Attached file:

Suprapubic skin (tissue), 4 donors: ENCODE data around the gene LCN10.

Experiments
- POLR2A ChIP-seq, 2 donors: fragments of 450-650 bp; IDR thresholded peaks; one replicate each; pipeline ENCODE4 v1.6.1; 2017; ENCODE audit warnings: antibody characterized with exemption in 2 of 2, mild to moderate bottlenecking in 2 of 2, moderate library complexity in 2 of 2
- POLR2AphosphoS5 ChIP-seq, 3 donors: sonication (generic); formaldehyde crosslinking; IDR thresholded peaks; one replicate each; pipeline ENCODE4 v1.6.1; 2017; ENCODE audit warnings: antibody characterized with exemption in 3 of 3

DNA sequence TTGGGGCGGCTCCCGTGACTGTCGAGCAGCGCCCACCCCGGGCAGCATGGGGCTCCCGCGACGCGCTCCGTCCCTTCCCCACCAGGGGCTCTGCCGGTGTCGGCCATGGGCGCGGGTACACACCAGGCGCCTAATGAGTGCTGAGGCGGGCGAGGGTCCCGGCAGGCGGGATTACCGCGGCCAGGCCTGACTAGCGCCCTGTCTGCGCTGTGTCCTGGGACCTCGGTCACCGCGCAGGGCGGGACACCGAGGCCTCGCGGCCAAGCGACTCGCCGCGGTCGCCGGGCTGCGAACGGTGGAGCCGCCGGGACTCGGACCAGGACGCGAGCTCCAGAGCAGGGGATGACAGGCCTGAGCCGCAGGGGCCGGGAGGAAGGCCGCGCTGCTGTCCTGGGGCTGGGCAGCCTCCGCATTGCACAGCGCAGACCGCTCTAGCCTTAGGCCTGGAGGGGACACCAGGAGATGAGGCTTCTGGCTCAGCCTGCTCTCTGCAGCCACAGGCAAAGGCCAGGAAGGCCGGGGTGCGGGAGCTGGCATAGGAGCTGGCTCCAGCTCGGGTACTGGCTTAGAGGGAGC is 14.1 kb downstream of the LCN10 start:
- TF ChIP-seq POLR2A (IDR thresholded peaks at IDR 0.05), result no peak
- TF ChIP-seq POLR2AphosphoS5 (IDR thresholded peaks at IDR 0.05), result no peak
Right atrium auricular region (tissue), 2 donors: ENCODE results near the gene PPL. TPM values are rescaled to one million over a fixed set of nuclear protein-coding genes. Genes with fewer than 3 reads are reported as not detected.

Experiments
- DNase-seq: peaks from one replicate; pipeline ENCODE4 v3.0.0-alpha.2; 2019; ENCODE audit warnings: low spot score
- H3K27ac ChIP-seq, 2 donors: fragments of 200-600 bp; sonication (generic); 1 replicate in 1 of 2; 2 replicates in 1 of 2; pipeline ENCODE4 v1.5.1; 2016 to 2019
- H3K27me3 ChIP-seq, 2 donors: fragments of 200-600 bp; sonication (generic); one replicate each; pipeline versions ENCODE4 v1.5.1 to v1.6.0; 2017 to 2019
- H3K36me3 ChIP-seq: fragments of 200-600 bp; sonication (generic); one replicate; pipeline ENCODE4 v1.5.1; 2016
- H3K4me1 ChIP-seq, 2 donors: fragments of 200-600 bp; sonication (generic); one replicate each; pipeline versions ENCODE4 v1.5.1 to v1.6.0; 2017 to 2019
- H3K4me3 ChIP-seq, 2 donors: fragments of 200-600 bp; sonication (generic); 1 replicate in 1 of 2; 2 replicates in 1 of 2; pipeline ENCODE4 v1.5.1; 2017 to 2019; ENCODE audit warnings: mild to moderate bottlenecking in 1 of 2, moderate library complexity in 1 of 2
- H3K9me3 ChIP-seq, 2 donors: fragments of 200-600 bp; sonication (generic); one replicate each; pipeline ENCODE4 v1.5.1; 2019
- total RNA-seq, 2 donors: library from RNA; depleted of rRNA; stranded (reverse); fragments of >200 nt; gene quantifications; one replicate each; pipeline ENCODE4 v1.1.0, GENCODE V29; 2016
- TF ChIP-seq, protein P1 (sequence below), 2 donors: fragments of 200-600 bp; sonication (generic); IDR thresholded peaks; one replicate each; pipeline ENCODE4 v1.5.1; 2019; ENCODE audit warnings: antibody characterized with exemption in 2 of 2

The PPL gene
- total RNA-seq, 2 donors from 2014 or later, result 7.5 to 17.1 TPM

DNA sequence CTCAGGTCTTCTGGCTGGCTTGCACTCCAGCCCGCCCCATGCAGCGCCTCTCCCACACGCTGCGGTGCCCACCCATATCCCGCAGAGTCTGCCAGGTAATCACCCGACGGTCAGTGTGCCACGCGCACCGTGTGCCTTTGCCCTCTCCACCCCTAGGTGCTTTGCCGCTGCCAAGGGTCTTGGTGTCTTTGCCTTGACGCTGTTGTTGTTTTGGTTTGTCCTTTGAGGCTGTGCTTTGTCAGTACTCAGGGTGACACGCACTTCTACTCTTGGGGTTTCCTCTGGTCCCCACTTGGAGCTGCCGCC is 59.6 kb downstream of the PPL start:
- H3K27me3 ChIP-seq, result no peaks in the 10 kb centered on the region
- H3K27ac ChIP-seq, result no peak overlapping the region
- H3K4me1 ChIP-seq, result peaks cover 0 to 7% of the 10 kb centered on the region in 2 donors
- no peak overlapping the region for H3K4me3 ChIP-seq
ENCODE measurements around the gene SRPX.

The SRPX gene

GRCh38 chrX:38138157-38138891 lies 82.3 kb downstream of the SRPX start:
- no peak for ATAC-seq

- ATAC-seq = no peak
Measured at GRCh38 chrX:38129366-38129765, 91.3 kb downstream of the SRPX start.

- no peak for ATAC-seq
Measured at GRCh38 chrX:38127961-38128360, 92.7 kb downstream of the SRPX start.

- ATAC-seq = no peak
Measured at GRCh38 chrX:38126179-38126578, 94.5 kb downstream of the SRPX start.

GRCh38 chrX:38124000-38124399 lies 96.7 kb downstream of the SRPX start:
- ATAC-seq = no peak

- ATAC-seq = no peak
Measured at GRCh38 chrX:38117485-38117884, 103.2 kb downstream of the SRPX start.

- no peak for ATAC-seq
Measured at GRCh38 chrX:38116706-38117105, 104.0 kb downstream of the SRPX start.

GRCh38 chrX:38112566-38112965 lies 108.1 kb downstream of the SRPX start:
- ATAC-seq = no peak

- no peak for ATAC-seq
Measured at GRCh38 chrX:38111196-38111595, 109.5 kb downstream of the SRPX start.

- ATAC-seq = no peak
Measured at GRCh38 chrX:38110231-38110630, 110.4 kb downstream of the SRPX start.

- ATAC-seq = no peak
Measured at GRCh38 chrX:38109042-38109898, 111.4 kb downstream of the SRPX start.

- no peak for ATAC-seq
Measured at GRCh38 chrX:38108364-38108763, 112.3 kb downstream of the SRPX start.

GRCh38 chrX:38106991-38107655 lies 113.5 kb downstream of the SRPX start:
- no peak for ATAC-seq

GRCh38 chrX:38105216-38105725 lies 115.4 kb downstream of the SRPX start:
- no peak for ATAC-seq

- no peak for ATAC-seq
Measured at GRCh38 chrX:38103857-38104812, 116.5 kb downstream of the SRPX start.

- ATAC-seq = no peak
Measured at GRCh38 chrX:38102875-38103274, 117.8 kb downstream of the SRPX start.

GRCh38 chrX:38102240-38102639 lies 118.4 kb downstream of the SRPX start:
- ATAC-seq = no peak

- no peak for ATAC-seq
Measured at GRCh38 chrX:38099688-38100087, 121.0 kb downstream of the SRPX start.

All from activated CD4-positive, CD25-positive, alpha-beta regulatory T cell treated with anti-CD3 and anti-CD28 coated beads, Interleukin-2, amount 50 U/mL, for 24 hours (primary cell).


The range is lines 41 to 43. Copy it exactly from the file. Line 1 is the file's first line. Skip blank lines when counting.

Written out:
Measured at GRCh38 chrX:38116706-38117105, 104.0 kb downstream of the SRPX start.

GRCh38 chrX:38112566-38112965 lies 108.1 kb downstream of the SRPX start:
- ATAC-seq = no peak